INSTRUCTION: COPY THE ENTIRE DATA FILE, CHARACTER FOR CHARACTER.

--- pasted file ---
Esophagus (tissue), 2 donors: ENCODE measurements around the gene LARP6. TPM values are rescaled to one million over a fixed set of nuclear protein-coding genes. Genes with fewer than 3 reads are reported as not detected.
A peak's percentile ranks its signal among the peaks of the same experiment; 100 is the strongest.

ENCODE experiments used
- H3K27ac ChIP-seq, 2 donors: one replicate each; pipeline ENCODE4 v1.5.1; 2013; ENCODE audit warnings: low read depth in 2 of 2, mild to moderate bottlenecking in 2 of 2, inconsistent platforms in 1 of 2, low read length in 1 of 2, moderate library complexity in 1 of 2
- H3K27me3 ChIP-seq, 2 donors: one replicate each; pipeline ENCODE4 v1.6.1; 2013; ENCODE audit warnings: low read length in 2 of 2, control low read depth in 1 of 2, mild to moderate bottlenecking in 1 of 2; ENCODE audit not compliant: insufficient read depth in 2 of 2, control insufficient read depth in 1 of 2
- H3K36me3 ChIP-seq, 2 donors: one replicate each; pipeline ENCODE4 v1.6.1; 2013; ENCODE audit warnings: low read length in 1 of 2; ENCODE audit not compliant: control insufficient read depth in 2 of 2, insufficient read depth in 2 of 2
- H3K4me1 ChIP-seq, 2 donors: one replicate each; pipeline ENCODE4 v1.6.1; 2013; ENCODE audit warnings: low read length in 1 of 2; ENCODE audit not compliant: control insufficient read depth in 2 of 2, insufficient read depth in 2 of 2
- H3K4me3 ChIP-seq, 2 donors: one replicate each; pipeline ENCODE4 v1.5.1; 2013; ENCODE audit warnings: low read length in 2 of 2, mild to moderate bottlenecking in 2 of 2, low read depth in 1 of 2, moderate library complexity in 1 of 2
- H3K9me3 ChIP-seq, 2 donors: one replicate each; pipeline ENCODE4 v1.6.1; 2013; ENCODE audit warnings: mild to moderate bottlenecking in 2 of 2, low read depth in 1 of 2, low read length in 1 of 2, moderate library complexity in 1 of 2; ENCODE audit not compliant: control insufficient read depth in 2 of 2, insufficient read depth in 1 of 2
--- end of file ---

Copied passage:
Esophagus (tissue), 2 donors: ENCODE measurements around the gene LARP6. TPM values are rescaled to one million over a fixed set of nuclear protein-coding genes. Genes with fewer than 3 reads are reported as not detected.
A peak's percentile ranks its signal among the peaks of the same experiment; 100 is the strongest.

ENCODE experiments used
- H3K27ac ChIP-seq, 2 donors: one replicate each; pipeline ENCODE4 v1.5.1; 2013; ENCODE audit warnings: low read depth in 2 of 2, mild to moderate bottlenecking in 2 of 2, inconsistent platforms in 1 of 2, low read length in 1 of 2, moderate library complexity in 1 of 2
- H3K27me3 ChIP-seq, 2 donors: one replicate each; pipeline ENCODE4 v1.6.1; 2013; ENCODE audit warnings: low read length in 2 of 2, control low read depth in 1 of 2, mild to moderate bottlenecking in 1 of 2; ENCODE audit not compliant: insufficient read depth in 2 of 2, control insufficient read depth in 1 of 2
- H3K36me3 ChIP-seq, 2 donors: one replicate each; pipeline ENCODE4 v1.6.1; 2013; ENCODE audit warnings: low read length in 1 of 2; ENCODE audit not compliant: control insufficient read depth in 2 of 2, insufficient read depth in 2 of 2
- H3K4me1 ChIP-seq, 2 donors: one replicate each; pipeline ENCODE4 v1.6.1; 2013; ENCODE audit warnings: low read length in 1 of 2; ENCODE audit not compliant: control insufficient read depth in 2 of 2, insufficient read depth in 2 of 2
- H3K4me3 ChIP-seq, 2 donors: one replicate each; pipeline ENCODE4 v1.5.1; 2013; ENCODE audit warnings: low read length in 2 of 2, mild to moderate bottlenecking in 2 of 2, low read depth in 1 of 2, moderate library complexity in 1 of 2
- H3K9me3 ChIP-seq, 2 donors: one replicate each; pipeline ENCODE4 v1.6.1; 2013; ENCODE audit warnings: mild to moderate bottlenecking in 2 of 2, low read depth in 1 of 2, low read length in 1 of 2, moderate library complexity in 1 of 2; ENCODE audit not compliant: control insufficient read depth in 2 of 2, insufficient read depth in 1 of 2